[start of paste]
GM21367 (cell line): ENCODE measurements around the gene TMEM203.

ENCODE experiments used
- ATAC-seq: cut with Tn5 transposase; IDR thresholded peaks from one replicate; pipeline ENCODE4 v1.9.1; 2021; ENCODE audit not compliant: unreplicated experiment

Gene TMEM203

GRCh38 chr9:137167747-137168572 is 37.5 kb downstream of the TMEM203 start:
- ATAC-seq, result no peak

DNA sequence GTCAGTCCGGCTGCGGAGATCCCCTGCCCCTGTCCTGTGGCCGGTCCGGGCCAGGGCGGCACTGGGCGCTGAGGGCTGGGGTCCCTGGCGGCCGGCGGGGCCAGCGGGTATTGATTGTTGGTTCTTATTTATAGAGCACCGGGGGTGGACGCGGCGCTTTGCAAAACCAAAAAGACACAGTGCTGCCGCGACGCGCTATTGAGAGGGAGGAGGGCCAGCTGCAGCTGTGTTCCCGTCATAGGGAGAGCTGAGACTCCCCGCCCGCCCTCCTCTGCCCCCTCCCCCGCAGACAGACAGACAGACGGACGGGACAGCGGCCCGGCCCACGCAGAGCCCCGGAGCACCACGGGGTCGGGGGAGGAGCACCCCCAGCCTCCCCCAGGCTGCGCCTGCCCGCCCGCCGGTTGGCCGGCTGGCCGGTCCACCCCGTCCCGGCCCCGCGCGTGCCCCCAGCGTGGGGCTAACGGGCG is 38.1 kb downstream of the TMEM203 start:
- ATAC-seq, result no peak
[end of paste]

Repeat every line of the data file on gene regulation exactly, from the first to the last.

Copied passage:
GM21367 (cell line): ENCODE measurements around the gene TMEM203.

ENCODE experiments used
- ATAC-seq: cut with Tn5 transposase; IDR thresholded peaks from one replicate; pipeline ENCODE4 v1.9.1; 2021; ENCODE audit not compliant: unreplicated experiment

Gene TMEM203

GRCh38 chr9:137167747-137168572 is 37.5 kb downstream of the TMEM203 start:
- ATAC-seq, result no peak

DNA sequence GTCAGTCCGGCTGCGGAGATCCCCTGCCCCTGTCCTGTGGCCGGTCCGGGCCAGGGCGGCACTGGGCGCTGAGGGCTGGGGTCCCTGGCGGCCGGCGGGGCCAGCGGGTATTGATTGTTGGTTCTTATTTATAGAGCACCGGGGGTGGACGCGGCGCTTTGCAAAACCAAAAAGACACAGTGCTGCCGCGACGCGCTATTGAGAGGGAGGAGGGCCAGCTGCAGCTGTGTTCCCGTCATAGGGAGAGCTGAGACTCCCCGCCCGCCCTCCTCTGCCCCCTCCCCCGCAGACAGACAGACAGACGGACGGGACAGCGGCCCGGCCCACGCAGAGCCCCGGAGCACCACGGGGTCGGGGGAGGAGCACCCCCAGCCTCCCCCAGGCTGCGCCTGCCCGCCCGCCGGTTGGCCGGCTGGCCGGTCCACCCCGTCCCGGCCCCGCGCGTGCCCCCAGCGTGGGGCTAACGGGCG is 38.1 kb downstream of the TMEM203 start:
- ATAC-seq, result no peak